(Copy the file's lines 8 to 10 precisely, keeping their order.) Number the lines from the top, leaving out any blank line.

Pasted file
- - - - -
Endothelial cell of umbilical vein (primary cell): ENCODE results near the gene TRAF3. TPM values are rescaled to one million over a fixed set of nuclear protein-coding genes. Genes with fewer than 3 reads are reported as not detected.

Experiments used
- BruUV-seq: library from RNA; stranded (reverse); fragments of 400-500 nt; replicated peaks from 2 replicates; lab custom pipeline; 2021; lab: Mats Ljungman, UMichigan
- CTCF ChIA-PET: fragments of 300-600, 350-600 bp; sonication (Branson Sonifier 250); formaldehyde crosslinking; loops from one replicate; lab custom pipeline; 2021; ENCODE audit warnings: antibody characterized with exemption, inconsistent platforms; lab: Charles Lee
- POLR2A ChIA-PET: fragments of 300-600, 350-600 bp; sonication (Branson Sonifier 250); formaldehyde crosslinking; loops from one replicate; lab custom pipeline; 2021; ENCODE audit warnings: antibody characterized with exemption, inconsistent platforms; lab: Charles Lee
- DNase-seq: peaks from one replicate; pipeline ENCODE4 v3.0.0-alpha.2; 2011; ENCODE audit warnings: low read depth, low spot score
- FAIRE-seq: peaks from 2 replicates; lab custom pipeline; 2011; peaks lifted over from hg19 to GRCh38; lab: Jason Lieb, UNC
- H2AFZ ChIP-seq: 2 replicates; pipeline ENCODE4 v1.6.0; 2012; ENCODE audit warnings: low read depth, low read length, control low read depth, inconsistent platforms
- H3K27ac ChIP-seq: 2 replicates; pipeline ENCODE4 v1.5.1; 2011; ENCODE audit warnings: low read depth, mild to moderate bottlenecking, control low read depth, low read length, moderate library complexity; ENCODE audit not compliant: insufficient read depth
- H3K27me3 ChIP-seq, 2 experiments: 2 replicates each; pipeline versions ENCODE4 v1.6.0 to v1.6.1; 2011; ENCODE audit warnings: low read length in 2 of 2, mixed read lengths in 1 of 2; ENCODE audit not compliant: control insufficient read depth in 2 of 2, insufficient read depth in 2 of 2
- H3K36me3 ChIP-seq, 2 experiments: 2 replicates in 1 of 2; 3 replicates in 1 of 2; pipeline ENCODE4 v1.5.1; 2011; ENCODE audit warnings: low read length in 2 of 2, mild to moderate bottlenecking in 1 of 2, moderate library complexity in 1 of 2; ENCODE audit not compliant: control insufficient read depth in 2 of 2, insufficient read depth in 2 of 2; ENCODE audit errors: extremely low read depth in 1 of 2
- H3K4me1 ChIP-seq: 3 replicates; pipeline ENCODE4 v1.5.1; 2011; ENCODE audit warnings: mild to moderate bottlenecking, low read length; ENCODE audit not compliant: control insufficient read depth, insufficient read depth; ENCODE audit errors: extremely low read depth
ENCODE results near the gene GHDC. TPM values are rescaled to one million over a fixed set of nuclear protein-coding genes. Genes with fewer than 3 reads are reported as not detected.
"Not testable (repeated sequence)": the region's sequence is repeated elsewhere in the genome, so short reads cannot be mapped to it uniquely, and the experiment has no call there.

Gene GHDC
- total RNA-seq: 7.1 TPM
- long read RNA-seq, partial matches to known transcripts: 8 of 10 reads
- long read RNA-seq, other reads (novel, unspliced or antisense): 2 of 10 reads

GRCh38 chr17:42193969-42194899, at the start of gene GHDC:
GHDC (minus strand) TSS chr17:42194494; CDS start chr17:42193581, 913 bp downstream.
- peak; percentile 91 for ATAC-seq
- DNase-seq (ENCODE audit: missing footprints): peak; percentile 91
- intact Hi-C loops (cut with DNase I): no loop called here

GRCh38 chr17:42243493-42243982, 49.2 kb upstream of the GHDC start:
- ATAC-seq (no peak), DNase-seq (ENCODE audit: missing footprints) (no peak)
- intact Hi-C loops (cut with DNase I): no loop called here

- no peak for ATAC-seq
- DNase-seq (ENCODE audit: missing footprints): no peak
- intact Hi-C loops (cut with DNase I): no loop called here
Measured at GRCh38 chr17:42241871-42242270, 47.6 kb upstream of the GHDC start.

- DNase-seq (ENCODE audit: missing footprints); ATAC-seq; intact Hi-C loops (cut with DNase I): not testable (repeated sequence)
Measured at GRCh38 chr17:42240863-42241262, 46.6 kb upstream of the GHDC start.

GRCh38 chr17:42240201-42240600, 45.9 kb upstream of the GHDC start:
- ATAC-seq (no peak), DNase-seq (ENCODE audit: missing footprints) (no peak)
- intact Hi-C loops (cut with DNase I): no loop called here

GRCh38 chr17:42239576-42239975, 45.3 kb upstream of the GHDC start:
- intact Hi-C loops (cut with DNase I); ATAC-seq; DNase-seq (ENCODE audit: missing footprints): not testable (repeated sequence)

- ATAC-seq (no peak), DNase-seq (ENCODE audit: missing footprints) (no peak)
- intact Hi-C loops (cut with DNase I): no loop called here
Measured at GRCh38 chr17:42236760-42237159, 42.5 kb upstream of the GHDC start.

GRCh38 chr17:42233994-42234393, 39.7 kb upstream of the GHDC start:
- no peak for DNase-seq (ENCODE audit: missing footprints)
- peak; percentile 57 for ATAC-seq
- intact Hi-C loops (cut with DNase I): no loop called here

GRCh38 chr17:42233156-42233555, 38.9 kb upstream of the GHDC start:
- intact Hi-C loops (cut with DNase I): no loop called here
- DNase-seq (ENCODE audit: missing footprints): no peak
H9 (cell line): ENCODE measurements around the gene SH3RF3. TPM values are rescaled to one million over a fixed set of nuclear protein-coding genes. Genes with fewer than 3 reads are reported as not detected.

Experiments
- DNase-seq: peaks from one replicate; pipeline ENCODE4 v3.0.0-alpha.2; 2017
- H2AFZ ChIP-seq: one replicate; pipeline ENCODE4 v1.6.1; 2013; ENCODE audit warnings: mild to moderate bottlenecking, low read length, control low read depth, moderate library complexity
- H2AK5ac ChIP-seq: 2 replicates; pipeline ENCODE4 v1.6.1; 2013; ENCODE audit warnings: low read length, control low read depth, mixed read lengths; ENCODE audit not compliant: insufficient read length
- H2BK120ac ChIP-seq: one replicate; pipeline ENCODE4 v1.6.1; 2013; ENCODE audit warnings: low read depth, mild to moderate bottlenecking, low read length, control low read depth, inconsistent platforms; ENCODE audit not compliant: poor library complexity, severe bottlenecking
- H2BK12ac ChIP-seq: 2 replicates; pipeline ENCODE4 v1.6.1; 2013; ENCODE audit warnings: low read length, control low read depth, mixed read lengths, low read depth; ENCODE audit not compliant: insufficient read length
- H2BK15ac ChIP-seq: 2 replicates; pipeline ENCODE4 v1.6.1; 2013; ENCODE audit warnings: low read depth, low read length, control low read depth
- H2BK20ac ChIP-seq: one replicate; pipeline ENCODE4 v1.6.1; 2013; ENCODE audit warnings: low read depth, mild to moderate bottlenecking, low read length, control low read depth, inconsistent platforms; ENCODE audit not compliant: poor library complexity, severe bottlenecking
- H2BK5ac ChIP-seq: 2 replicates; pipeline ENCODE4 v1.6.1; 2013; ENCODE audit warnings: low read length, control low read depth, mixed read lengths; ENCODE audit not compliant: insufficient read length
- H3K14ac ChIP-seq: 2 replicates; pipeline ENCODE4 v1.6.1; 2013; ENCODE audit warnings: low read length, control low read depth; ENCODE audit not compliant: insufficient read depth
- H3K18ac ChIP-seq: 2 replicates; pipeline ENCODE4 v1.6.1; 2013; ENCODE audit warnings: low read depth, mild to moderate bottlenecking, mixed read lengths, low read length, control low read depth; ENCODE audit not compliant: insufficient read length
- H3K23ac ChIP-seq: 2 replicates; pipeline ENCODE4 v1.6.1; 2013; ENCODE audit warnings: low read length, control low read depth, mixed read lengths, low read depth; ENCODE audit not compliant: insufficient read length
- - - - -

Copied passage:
- H2AFZ ChIP-seq: 2 replicates; pipeline ENCODE4 v1.6.0; 2012; ENCODE audit warnings: low read depth, low read length, control low read depth, inconsistent platforms
- H3K27ac ChIP-seq: 2 replicates; pipeline ENCODE4 v1.5.1; 2011; ENCODE audit warnings: low read depth, mild to moderate bottlenecking, control low read depth, low read length, moderate library complexity; ENCODE audit not compliant: insufficient read depth
- H3K27me3 ChIP-seq, 2 experiments: 2 replicates each; pipeline versions ENCODE4 v1.6.0 to v1.6.1; 2011; ENCODE audit warnings: low read length in 2 of 2, mixed read lengths in 1 of 2; ENCODE audit not compliant: control insufficient read depth in 2 of 2, insufficient read depth in 2 of 2